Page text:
In the specialized knowledge context, the employer should define the company’s advanced technology, procedures, and/or processes; the foreign national’s special or advanced knowledge of those technologies, procedures, and/or processes; the ways in which the foreign national gained that knowledge; and the number of other employees within the organization who possess the same level of knowledge and expertise as the foreign national. The employer must also be prepared to present company literature to establish that the company’s technology and methods are advanced and different from those found generally in the market, and the employer should describe the economic harm and business interruption the company would face if required to train a U.S. worker to fill the specialized knowledge position.
Is there an alternative to filing an L-1 petition with the USCIS?
For some employers, yes—approval of a “Blanket” L-1 program can be obtained. If a U.S. entity has been doing business in the United States for at least one year; has three or more domestic and foreign affiliated entities; and has combined U.S. annual sales of at least $25 million, a U.S. workforce of at least 1,000, or has received approval of at least 10 L-1 petitions in the last 12 months, the employer may qualify for the L-1 Blanket Program. After obtaining approval of an L-1 blanket petition from the USCIS, the employer is eligible to send its potential L-1 employees to a U.S. consulate or embassy outside of the U.S. to apply for L-1 classification and visa issuance, bypassing the adjudication of an L-1 petition by the USCIS. The regulatory requirements, including the definitions of managerial, executive, and specialized knowledge, remain almost identical, but L-1 applications at U.S. consulates and embassies typically receive less scrutiny and benefit from a higher rate of approval. In addition, the L-1 blanket process is generally faster, allowing a foreign national to receive the L-1 visa stamp in a matter of weeks as opposed to months via the USCIS filing.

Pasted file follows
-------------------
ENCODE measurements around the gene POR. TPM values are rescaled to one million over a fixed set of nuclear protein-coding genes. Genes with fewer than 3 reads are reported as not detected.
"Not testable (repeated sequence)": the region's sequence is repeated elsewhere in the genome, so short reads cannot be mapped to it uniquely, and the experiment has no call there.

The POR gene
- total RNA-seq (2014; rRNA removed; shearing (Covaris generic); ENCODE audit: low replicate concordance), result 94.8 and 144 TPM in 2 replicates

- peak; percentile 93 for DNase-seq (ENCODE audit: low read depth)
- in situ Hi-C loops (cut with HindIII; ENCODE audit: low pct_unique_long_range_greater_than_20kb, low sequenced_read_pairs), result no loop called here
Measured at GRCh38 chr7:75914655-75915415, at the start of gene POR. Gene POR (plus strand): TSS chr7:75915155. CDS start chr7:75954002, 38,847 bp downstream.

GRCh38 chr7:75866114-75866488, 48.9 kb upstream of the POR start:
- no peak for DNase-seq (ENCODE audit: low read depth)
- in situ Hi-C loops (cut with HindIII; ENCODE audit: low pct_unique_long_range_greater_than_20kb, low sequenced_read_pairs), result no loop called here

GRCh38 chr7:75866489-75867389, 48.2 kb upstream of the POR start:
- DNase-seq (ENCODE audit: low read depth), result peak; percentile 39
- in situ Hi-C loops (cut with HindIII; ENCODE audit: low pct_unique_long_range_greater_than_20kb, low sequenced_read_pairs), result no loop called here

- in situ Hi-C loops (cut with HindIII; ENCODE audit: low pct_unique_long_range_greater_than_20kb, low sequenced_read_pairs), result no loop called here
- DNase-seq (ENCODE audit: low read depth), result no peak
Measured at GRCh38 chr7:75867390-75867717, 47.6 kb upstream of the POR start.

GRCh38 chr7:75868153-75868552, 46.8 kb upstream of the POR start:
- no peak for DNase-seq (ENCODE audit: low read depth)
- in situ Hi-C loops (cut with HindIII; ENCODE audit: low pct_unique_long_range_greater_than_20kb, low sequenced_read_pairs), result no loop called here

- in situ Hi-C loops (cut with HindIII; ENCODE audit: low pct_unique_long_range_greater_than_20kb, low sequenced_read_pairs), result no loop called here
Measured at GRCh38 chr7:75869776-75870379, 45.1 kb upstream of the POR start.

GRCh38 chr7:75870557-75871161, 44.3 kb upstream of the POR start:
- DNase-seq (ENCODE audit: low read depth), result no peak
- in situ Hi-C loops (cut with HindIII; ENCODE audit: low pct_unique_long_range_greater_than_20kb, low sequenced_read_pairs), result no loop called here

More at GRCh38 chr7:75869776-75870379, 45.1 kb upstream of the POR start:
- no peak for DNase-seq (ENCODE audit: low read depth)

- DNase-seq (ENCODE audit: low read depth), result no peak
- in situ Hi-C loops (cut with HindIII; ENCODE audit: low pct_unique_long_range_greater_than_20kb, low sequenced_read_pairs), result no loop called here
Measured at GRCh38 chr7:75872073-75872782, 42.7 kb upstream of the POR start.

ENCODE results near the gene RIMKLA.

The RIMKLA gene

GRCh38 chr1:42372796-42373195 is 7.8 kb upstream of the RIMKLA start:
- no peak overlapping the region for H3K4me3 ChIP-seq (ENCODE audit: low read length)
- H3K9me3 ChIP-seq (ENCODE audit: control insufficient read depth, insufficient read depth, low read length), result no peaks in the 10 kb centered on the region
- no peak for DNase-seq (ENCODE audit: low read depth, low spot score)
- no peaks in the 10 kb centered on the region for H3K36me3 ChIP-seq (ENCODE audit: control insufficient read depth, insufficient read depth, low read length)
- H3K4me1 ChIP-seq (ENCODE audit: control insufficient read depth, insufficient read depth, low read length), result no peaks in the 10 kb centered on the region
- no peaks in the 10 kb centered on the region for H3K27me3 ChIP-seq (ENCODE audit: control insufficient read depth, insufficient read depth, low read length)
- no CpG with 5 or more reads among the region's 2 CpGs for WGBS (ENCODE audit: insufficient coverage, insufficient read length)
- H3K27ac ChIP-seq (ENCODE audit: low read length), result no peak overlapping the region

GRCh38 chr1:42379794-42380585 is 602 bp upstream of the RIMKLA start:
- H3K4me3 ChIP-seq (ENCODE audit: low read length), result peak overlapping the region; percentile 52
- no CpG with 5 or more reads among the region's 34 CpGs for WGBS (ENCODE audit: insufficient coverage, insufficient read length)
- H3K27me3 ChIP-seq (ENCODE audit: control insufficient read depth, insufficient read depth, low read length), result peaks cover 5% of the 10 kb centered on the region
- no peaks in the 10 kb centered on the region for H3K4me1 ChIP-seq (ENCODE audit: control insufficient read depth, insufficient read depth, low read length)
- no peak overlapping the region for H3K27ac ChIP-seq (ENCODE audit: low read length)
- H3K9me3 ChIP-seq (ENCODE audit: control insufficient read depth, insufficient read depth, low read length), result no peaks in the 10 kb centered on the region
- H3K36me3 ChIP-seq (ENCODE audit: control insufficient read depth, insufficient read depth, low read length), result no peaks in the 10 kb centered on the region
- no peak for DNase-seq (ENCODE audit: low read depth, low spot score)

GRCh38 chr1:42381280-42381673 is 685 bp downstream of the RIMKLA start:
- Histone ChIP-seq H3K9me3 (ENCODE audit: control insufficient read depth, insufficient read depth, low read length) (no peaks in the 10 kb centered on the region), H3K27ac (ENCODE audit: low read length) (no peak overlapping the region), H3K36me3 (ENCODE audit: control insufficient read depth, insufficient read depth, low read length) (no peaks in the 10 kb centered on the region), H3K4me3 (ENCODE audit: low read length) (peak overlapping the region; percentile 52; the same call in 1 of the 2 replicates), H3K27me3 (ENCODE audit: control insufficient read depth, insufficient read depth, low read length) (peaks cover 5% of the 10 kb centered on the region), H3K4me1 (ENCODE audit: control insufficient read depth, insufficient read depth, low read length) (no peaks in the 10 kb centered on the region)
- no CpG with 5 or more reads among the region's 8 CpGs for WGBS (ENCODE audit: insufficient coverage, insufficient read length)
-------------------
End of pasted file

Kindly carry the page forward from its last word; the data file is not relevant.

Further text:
For some foreign nationals, alternative nonimmigrant visas, such as the H-1B, E-1, E-2 or E-3, TN, J-1, O or P work-authorized categories, may be available. A customized analysis of each foreign national’s background and proposed job is necessary to determine the best work visa strategy for the circumstances.